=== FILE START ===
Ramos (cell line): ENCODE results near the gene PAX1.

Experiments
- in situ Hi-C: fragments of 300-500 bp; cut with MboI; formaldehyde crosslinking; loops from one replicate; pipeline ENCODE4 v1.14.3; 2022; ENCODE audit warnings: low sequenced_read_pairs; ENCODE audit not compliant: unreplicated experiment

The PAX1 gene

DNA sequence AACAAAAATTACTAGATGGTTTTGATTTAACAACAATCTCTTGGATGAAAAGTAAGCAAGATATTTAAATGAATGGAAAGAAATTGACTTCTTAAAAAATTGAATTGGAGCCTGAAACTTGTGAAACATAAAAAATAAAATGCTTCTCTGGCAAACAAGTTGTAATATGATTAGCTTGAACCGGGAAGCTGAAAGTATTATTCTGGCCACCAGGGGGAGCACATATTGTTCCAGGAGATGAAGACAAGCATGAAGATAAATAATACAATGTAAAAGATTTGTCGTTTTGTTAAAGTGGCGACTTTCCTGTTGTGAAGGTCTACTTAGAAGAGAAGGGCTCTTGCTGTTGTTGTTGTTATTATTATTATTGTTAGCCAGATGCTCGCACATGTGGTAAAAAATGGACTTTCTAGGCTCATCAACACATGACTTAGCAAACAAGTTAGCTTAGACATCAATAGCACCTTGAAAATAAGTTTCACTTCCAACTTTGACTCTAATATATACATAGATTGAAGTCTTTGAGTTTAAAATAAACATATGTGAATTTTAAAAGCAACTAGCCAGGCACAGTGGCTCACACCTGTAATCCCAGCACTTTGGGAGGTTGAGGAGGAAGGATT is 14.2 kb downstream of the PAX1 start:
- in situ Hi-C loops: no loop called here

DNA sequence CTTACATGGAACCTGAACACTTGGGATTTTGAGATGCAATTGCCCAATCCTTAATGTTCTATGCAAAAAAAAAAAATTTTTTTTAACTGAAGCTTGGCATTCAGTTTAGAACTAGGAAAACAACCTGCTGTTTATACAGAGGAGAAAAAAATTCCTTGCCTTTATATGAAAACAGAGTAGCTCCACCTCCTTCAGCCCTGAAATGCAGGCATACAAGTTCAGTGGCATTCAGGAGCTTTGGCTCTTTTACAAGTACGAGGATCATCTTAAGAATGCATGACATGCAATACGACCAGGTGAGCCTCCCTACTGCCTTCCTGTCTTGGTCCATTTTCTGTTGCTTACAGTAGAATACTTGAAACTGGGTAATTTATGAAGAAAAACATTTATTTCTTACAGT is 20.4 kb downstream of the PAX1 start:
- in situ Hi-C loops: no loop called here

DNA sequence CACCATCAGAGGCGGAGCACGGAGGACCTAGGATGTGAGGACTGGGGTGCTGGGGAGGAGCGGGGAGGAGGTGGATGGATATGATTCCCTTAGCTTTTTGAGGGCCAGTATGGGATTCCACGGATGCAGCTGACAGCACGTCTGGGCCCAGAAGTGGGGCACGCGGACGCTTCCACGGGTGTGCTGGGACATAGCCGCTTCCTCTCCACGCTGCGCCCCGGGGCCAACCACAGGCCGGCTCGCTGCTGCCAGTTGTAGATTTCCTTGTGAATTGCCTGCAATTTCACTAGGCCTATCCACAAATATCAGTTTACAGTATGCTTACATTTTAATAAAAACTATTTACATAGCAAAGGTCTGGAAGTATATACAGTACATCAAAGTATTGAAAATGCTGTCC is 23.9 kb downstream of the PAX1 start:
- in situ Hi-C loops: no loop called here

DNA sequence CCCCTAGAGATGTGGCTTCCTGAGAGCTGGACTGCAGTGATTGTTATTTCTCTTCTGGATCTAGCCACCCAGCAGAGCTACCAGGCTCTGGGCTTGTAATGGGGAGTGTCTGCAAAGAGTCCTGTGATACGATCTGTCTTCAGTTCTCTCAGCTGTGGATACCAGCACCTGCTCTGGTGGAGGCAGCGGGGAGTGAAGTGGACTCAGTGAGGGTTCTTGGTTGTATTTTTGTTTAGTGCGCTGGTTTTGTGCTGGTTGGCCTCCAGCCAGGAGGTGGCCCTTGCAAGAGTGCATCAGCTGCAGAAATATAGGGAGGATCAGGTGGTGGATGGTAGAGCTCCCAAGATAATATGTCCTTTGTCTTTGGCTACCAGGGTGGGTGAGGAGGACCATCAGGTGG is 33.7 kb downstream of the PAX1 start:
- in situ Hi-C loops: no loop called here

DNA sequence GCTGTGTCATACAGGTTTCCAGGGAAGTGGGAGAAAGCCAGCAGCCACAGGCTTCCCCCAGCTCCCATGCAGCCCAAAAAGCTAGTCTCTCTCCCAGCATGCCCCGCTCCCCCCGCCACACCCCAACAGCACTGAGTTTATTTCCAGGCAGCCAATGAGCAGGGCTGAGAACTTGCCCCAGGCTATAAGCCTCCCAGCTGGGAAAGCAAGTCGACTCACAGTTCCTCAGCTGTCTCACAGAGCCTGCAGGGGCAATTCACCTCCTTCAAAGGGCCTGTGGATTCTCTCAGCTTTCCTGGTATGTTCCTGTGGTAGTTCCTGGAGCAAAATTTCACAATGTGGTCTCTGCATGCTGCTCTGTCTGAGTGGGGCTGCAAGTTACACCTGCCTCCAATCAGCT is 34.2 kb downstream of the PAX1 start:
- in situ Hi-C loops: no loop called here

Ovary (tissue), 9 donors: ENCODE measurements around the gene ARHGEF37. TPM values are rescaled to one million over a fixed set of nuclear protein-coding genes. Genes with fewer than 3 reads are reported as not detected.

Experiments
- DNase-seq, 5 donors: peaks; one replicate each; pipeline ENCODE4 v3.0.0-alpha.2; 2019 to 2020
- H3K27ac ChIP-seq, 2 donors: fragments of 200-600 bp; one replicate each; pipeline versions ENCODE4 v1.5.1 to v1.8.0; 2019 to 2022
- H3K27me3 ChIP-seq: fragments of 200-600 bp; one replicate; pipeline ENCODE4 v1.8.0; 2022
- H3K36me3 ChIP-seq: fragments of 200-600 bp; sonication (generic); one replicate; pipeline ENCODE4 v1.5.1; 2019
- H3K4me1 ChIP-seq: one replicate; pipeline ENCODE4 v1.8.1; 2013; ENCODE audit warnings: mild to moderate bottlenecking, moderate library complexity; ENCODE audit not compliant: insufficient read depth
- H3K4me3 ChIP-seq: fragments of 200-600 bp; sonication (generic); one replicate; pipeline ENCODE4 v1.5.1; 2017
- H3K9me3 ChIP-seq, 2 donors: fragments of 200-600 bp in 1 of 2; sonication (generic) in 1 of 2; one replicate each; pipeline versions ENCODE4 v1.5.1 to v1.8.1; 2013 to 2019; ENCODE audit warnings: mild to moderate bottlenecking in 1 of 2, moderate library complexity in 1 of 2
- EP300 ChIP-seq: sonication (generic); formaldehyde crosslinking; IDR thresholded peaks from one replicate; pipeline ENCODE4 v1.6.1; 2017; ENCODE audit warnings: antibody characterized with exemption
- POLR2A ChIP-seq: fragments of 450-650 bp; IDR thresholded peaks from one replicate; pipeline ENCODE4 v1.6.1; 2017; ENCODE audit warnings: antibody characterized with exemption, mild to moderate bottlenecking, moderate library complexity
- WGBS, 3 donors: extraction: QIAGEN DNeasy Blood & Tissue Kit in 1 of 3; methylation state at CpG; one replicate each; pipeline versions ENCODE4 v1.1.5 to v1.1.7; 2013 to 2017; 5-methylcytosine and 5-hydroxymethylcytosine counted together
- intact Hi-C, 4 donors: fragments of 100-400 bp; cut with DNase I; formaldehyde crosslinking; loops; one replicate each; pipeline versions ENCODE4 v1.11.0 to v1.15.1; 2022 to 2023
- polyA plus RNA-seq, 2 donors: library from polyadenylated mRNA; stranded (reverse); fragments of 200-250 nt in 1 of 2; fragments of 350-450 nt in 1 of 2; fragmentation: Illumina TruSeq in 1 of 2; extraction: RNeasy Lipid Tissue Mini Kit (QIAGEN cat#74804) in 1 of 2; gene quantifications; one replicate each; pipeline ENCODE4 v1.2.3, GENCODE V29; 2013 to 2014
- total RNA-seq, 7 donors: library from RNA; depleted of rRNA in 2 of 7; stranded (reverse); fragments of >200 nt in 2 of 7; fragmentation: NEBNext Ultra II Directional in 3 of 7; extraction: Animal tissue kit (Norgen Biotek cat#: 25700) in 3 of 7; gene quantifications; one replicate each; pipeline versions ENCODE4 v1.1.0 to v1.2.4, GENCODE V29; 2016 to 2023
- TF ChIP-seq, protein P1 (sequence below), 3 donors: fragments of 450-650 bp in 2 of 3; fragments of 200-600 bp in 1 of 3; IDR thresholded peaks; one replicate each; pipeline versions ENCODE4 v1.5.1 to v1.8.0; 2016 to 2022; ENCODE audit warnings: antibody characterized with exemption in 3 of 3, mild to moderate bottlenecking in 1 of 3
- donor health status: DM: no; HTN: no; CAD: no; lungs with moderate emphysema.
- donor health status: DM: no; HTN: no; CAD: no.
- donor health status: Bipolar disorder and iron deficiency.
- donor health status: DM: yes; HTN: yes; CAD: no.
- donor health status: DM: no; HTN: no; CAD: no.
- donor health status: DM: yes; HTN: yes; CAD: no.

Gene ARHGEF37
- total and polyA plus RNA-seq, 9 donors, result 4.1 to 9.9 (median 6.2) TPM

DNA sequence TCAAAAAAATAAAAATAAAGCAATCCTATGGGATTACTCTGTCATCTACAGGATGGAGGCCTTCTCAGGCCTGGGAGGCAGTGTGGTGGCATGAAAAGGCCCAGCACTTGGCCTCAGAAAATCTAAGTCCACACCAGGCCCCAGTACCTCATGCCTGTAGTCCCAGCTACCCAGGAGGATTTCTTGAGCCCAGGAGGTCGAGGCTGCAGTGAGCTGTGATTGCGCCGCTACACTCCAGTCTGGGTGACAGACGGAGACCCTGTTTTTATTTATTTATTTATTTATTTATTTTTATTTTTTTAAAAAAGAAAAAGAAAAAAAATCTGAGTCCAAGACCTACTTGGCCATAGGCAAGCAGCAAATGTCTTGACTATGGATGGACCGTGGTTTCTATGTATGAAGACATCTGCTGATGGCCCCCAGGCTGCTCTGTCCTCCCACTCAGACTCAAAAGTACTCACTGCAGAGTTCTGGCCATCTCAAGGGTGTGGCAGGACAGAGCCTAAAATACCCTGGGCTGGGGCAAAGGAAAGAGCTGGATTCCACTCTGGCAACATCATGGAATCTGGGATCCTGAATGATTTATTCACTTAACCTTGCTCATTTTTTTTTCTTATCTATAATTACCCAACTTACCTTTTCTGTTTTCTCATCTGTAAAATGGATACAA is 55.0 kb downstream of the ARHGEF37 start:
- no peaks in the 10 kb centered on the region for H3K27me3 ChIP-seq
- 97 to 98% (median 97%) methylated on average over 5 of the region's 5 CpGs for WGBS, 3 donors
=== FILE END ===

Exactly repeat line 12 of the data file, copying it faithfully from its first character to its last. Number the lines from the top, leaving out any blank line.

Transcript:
- in situ Hi-C loops: no loop called here